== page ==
The Food Journal and Food, Nutrition & Science

An alliance between The Lempert Report and The Center for Food Integrity

Garden to Table: Chili Peppers

Garden to Table:  Chili Peppers

Garden to Table

April 30, 2007

Garden to Table: Chili Peppers


From its first seedling sprout to its plump, ripe harvest, the life of a chili pepper is graceful and

tasty - and begins in well-drained, easily worked loamy or sandy loam soils. Since peppers are

extremely susceptible to fertilizer injury, fertilizer is applied sparingly and in bands, or mixed

thoroughly with soil. Typically, peppers are spaced 12 inches, in rows three feet apart, and

harvested mid-summer after about two to three months of growth.

Chili peppers can be harvested either at the immature stage (when they are green or white), or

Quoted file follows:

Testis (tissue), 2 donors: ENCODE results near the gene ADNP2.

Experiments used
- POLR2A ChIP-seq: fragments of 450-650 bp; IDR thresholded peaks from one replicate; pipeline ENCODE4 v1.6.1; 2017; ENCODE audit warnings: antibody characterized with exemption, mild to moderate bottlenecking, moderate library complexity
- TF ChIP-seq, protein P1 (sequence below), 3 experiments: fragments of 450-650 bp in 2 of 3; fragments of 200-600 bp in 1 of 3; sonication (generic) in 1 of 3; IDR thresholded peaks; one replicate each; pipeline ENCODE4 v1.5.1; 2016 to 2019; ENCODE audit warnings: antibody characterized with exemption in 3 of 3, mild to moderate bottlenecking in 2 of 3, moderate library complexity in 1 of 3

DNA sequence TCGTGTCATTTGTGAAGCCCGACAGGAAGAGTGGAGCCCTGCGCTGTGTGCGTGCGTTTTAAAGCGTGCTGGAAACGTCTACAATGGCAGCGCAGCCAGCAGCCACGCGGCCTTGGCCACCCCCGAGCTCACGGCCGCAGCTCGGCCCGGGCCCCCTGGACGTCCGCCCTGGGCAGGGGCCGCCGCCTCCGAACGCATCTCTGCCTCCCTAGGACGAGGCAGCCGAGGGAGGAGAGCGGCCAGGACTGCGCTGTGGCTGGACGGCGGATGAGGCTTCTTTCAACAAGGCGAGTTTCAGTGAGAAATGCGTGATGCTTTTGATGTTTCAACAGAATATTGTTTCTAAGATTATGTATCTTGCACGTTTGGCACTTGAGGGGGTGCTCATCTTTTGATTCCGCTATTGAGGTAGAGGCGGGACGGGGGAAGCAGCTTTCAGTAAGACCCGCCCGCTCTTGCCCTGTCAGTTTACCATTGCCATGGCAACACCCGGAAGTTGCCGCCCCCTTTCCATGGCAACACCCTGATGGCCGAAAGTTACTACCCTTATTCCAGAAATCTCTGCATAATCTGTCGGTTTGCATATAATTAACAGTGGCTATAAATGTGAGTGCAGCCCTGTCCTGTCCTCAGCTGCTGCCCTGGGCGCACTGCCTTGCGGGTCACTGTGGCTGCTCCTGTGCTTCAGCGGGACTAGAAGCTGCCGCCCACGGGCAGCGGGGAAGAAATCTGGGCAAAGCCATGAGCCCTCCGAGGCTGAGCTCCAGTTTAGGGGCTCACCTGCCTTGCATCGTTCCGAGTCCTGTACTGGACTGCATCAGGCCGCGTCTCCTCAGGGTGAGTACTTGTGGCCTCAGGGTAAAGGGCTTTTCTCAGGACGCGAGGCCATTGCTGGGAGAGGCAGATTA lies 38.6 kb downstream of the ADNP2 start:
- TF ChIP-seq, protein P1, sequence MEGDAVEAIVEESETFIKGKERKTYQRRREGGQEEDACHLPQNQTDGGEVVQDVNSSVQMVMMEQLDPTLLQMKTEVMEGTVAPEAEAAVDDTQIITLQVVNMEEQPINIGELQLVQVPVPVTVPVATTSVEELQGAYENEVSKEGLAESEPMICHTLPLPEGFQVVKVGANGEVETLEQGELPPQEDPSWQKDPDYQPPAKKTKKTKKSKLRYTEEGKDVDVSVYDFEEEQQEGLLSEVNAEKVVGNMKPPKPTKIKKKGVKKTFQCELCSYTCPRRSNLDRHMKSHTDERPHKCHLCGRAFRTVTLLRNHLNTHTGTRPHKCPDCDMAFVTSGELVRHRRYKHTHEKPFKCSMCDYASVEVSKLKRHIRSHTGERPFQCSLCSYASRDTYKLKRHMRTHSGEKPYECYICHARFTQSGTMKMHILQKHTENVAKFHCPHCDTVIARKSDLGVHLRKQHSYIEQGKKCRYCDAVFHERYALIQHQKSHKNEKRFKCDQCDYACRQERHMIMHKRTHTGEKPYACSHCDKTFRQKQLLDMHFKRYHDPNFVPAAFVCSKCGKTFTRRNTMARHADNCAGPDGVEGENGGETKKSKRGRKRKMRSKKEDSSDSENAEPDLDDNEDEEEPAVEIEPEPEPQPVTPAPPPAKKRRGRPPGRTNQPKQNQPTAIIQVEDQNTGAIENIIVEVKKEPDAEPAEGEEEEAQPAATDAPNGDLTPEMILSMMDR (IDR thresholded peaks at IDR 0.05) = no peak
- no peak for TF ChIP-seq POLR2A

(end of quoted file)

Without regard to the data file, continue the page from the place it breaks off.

when they are mature (typically red). Mature peppers feature a fuller flavor profile and higher

sugar content. Commercially, though, most peppers are harvested at the immature stage

because younger peppers have a longer shelf life.

Dr. Terry Berke, the senior plant breeder for hot peppers at Seminis Vegetable Seeds,

recommends storing chili peppers at their ideal temperature, from 10-13 degrees Celsius (or

50-55 F), and with low humidity - an ideal spot being the vegetable storage bin of a typical

refrigerator. But, he emphasizes, storage conditions generally have no effect on a pepper's heat


Cooking methods do affect the heat level, however, so it is important to treat peppers with

tender loving care in the kitchen. Those interested in decreasing heat levels can remove the

seeds and placentas (the membranes) from peppers and cook them for longer than two to three

minutes. Those interested in maintaining the highest levels of heat can serve them raw, or cook

them for very short periods.

"The longer the cooking time and the higher the heat, the more the capsaicin is broken down and

the pungency decreases," says Berke. "It is a somewhat linear function of heat and time."